By all reasonable measures, Elba, who turns 42 this month, has arrived there: Having achieved cult status as the drug kingpin Stringer Bell in a career-making run on HBO's The Wire, he's gone on to memorable parts in a series of big-budget movies (Prometheus, Pacific Rim, a pair of Thor films). Last year he tackled the role of a larger-than-life figure in Mandela: Long Walk to Freedom. He's considered by many to be the world's best (slash only) hope for a black James Bond. ("That he isn't James Bond yet is a complete failure of imagination on somebody's part," says David Simon, creator of The Wire. "I don't know who bollixed-up that obvious triumph.")
Elba decided to assemble his own development team at Green Door partly as a reaction to the kind of roles he was being sent after Mandela—or, to be more precise, the kind he wasn't.
"You know, I'd just played this iconic human being, and the scripts I got afterward were sort of . . . disappointing.
"It's hard not to sound disgruntled sometimes as an actor," Elba says. Though, in truth, he doesn't sound disgruntled—just eager to keep the momentum going, to see to it that these disparate strands of his career are pulled together in a direction he feels good about.
"Look, I know that I work a lot, but I'd prefer to wait sometimes because I don't want to just do rubbish films anymore or characters that anyone can play," he says.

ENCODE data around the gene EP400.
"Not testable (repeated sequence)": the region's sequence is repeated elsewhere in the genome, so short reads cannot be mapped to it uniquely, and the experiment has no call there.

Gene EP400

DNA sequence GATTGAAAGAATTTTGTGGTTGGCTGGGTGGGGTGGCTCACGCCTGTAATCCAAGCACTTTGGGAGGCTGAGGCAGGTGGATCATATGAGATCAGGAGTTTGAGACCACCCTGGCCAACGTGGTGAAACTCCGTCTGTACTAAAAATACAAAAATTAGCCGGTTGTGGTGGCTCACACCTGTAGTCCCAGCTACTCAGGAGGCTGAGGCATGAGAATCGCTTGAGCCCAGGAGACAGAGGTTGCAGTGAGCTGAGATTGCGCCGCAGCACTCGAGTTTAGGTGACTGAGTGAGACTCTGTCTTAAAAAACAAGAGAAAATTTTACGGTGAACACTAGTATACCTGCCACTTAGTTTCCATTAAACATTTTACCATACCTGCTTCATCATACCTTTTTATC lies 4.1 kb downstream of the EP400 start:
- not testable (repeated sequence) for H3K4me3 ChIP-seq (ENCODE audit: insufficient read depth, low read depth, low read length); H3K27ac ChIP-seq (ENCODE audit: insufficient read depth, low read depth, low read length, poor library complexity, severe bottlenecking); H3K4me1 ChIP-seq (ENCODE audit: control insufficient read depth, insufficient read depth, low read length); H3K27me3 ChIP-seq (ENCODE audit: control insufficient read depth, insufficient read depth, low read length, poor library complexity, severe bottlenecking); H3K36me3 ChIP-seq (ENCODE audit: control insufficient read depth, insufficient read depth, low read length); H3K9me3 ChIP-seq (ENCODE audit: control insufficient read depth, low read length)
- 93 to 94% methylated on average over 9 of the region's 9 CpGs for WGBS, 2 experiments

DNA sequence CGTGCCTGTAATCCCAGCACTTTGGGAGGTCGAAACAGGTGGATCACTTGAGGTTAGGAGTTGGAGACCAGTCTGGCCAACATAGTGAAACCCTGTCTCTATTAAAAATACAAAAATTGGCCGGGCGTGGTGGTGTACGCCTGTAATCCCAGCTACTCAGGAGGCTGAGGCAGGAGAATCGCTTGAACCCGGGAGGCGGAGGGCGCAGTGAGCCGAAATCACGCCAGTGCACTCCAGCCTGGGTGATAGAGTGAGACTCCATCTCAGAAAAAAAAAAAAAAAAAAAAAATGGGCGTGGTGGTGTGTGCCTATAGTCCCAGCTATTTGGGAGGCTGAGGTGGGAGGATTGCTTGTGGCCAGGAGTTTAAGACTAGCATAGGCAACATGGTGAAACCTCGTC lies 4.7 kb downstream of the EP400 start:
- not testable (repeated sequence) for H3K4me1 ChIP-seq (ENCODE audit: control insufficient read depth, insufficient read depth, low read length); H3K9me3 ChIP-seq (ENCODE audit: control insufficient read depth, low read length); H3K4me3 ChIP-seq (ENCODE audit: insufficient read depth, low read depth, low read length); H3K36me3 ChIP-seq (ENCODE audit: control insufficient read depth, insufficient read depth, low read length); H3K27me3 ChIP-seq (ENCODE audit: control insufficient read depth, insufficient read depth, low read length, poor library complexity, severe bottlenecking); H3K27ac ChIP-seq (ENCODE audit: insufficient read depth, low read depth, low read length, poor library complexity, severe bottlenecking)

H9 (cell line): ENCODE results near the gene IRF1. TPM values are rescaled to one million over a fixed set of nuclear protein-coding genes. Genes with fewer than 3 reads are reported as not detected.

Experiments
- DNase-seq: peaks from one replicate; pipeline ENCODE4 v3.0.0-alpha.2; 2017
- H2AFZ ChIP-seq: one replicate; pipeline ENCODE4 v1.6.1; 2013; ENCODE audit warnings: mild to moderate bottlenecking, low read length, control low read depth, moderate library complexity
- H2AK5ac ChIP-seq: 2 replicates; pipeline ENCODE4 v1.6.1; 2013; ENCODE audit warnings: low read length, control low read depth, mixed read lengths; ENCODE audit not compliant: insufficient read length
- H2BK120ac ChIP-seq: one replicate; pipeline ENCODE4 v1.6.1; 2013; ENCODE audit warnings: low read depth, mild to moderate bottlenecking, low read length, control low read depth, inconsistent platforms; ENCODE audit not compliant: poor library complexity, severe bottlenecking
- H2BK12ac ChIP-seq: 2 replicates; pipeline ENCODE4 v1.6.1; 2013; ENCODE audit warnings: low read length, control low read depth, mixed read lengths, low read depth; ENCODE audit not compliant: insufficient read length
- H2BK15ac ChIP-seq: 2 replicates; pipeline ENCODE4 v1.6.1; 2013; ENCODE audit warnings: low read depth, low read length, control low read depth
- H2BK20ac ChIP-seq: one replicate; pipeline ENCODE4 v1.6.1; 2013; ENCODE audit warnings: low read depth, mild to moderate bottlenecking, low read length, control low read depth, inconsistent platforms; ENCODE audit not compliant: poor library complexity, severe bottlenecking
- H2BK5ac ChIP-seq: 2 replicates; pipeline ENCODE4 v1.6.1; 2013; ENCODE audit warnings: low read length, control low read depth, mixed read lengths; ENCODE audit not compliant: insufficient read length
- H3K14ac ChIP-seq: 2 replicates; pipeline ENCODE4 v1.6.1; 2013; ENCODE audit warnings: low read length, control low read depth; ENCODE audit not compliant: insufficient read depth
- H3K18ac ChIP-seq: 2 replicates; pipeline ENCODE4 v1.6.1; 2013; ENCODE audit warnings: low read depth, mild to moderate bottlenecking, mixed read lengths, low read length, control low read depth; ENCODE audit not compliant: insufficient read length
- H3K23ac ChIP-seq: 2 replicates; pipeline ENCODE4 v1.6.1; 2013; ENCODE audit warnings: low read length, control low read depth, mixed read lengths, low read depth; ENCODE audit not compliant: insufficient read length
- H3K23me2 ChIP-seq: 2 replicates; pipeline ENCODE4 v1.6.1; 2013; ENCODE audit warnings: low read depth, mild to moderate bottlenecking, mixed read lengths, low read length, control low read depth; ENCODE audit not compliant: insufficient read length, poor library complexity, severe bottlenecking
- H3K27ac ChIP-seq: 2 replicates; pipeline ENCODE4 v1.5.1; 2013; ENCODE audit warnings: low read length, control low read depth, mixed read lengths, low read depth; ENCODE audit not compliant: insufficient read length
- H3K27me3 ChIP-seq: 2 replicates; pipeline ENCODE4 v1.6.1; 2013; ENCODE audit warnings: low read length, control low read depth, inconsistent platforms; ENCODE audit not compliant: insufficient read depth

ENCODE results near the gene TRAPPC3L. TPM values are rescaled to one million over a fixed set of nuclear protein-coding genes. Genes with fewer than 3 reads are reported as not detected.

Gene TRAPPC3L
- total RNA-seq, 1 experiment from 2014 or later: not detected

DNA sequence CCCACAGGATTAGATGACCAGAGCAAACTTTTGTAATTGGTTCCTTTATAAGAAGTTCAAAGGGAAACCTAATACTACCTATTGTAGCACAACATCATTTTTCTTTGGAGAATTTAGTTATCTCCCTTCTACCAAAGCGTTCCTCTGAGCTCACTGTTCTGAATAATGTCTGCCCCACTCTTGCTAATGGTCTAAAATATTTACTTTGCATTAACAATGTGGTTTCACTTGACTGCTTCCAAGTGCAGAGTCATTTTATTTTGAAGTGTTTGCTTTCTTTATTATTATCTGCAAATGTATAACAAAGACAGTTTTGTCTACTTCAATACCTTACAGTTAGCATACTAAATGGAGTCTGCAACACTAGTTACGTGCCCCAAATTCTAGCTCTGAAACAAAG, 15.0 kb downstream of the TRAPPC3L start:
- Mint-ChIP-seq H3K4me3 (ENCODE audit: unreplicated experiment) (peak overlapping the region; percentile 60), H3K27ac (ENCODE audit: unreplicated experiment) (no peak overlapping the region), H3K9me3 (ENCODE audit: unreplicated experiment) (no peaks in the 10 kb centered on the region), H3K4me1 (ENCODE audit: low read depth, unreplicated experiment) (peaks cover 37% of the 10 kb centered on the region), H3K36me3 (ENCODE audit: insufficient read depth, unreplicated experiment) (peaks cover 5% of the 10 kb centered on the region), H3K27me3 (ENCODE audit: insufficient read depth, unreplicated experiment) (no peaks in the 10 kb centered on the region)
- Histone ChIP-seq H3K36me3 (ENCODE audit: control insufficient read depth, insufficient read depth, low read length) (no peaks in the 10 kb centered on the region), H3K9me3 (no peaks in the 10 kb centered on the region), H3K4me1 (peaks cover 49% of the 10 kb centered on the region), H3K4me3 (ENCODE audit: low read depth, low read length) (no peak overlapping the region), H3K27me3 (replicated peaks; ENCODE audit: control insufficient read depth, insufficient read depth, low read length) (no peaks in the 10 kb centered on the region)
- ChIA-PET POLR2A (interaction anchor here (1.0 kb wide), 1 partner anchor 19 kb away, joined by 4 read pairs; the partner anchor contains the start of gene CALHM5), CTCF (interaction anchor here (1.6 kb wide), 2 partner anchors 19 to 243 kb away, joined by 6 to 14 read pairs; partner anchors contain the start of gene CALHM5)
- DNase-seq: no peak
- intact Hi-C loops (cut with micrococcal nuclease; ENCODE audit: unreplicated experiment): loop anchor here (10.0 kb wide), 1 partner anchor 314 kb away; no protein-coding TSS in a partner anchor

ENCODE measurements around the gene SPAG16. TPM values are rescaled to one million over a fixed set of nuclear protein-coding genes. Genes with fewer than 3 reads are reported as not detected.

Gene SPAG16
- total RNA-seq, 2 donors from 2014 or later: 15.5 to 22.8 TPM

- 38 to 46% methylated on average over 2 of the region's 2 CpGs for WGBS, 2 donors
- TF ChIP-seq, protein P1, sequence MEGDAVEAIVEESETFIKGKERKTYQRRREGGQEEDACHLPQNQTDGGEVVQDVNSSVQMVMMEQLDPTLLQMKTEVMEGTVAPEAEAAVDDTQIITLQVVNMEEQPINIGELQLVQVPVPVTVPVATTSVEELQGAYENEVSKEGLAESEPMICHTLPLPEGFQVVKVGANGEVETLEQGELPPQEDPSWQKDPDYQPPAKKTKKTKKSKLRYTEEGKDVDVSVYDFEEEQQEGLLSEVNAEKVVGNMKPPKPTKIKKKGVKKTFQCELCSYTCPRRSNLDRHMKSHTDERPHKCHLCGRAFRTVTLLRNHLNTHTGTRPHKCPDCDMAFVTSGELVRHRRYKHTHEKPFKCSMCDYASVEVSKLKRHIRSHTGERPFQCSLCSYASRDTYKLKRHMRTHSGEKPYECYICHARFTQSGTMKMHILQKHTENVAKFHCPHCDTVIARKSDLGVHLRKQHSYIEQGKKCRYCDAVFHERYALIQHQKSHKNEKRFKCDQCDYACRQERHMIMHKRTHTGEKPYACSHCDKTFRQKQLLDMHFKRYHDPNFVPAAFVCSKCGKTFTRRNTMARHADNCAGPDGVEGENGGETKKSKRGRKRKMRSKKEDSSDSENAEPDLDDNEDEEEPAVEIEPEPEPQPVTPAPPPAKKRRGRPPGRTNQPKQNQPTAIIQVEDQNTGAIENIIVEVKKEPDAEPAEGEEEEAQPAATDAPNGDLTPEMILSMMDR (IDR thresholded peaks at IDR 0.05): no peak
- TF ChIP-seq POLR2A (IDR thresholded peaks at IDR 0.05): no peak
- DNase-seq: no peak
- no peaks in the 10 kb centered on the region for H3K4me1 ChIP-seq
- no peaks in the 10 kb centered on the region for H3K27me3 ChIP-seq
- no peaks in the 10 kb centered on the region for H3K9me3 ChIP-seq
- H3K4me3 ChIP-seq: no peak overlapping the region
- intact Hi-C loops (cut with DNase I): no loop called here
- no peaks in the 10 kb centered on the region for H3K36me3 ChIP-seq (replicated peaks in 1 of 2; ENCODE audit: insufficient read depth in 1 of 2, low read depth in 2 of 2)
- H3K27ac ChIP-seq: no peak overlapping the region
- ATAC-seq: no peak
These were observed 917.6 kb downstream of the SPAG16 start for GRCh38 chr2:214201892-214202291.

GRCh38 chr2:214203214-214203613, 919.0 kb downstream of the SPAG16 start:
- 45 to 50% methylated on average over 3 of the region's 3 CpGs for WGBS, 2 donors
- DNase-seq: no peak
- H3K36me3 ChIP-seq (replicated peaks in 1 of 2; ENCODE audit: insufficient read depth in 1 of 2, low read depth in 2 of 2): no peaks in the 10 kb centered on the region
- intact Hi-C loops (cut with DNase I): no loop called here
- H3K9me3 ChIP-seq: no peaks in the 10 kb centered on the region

The roles only Elba can play are indelible. He's currently a hit on both sides of the pond as the troubled-sexy-weirdo-genius star of the BBC drama Luther, which just garnered Elba an Emmy nomination for Outstanding Lead Actor (the part earned him a Golden Globe in 2012).
He's mined even darker veins for his latest project, No Good Deed, in which he plays a home-invading psychopath set on making life miserable for Taraji P. Henson and her family. "There must be some demons within me, because I sort of enjoyed having that rage," Elba says of his character. "The other actors were like, 'Oh my God, you're terrifying the shit out of me!'"
In addition to the pleasure of seeing him inhabit this range of hard-to-pin-down roles, there's the sheer joy of watching Idris Elba—fun-loving rake, international DJ, and dude-about-town—be himself. It's a role he's cultivated without the usual assistance of tabloid-ready misbehavior or brazen calculation. Which is to say, he comes by it naturally.
U2's bassist, Adam Clayton, worked on the film score for Mandela and got to know Elba while promoting the film. "I found him full of life," Clayton says. "He liked hanging with the Irish boys, liked to have a good time." The two have since been spotted hitting the club scene.
"He was very humble about his portrayal of Mandela, but it was kind of amazing," Clayton says. "I thought he should have got the Oscar."
Elba's particularly adept at moving between scene-stealing, accent-shifting roles. And not just in film: In addition to playing Beyoncé's husband in Obsessed, he raps on her real husband Jay Z's American Gangster album. As a DJ and a singer, Elba regularly performs under the name Big Driis the Londoner. For a program on Britain's Channel 4 entitled Idris Elba's How Clubbing Changed the World, he identified himself as "Idris Elba, DJ, actor, lifelong raver" and proclaimed clubbing "the most significant British cultural export over the last 30 years."